During tutorial my lecturer mentioned a few photographers to look at. I have been reading about Peter Mitchell who is a documentary photographer, who is originally from London that now lives in Leeds.
Whilst I was looking at some of Mitchell’s photographs’ from his series on Strangely Familiar, I came across quite a few good examples which I found relevant to my ideas on how I wish to photograph. The photographs’ gave me a good indication to how I need to stand further back, as well as framing my subjects.
My camera is a half frame and the camera I am using for my project is a full frame. I was told by a lecturer that I am able to stand further back and I can crop if necessary without any distortion to the quality of my photos’ by using this sized sensor. Unfortunately I have been working with a half frame camera for many years, and I find it difficult to change my approach. But with perseverance, I will be able to produce a better photograph, with regards to framing and composition.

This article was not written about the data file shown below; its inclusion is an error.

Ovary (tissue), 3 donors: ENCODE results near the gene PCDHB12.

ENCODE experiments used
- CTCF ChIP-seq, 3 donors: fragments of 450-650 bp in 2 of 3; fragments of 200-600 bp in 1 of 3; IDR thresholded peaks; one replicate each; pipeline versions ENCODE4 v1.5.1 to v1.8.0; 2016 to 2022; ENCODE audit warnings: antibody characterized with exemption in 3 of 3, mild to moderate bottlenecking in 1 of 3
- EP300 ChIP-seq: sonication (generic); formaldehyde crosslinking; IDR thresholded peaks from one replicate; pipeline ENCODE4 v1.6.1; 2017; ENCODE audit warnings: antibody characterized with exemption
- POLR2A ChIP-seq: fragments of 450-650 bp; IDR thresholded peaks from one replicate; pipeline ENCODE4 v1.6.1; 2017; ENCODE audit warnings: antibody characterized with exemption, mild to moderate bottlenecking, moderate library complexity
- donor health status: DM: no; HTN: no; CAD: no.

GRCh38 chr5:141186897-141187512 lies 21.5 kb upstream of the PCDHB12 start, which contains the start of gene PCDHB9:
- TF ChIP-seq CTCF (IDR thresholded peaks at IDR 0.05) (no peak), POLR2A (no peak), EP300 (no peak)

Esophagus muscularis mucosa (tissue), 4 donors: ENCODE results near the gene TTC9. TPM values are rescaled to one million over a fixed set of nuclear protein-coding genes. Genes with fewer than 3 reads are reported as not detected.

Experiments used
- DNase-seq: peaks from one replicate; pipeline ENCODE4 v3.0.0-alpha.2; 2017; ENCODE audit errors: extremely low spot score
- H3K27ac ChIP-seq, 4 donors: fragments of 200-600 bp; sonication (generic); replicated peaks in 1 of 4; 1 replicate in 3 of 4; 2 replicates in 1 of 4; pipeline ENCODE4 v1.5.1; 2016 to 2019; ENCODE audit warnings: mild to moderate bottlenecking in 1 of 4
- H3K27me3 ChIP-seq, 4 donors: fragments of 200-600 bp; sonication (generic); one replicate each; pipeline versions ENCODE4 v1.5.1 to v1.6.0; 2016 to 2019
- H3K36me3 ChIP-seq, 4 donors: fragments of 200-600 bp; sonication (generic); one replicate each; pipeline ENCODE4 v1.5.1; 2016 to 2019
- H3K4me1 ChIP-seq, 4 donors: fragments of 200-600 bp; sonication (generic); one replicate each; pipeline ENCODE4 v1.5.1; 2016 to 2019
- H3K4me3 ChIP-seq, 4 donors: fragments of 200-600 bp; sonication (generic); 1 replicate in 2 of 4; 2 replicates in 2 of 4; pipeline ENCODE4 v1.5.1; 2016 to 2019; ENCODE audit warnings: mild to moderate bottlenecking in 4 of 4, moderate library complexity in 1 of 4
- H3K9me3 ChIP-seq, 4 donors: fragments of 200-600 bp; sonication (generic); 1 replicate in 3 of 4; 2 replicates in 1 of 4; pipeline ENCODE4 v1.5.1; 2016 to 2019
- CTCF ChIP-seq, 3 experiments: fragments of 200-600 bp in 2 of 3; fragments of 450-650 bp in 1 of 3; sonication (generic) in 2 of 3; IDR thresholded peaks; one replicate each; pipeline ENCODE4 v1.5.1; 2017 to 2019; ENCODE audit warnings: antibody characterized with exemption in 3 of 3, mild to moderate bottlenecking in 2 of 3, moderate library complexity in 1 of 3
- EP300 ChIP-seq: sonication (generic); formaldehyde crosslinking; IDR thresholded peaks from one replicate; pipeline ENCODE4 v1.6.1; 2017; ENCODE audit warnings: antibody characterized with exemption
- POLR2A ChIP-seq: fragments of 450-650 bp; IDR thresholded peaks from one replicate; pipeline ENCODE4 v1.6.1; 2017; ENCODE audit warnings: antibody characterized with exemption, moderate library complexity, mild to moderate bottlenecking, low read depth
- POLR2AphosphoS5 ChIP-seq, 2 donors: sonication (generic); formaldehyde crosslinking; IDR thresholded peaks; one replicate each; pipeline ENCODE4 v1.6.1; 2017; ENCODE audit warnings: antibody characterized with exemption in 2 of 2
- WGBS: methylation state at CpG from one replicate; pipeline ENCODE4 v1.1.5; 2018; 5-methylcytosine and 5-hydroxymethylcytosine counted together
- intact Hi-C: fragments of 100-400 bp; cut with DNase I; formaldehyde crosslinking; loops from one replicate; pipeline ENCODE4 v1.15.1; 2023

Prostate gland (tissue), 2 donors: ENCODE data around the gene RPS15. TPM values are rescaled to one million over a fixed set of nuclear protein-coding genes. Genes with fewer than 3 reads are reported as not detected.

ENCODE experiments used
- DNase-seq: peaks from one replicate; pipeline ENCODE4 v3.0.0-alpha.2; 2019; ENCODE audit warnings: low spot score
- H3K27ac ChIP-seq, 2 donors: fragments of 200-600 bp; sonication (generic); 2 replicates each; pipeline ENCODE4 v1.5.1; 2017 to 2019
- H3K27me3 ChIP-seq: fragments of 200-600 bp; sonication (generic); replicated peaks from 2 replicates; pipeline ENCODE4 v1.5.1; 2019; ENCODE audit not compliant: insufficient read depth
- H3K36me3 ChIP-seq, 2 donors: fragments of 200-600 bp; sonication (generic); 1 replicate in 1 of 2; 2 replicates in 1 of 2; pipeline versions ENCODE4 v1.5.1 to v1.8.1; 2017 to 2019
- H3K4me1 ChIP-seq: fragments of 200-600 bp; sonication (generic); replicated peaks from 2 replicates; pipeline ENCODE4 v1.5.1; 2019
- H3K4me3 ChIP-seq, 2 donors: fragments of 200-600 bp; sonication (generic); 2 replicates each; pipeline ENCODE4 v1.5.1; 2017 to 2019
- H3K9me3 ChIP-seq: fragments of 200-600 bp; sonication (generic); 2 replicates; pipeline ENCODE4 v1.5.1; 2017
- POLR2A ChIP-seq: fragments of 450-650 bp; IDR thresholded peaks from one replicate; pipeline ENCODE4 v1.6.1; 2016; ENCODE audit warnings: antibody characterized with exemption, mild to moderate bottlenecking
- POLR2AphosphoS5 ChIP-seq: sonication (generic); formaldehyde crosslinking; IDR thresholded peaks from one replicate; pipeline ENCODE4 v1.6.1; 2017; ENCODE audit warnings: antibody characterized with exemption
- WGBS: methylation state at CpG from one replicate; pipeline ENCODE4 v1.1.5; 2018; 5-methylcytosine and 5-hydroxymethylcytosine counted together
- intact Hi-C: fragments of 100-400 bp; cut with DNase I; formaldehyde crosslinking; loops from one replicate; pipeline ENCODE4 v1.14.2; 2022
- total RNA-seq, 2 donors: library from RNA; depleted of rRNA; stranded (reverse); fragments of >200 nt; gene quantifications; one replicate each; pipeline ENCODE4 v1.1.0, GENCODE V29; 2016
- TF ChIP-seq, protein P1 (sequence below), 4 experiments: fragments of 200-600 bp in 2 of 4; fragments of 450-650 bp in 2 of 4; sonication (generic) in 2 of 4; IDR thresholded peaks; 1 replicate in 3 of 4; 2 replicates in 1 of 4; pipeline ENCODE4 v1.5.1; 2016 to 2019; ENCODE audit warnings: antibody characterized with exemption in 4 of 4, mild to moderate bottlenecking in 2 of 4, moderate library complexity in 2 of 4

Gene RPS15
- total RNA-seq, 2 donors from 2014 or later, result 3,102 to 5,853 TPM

Mitchell made a hardback book, that consists of sixty eight pages on his project called strangely familiar that he created in the 1970’s in Leeds. Mitchell took photographs using a step ladder whilst out driving a lorry delivering electrical goods, during that time he needed a job other than photography due to finances. He photographed shops and the shop owners as well as factories.
The photograph above shows the content having contrast with regards to the building and landscape in which it sits. The cafe is clearly a temporary fixture, which contributes to the oddness and juxta position; as well as the Pylon which is to the right of the photograph, amongst the organic shapes in the background.
The photographer has taken the photograph in a direct approach. It seems that the pylon is in the frame for a reason; this could be a statement ? A personal or political statement perhaps, or maybe the Pylon is in the photograph to show the contrast between natural and man made elements, within the framing, as well as the reality aspects of our countryside.
I find quirkiness and oddness quite fascinating, I enjoy adding these elements into my images.
It is my intention to stand further back when composing my photographs and walking towards my subject rather than zoom in.
My photograph below demonstrates my approach, that is similar to that of the photograph above by Peter Mitchell with regards to composing and framing my subject matter.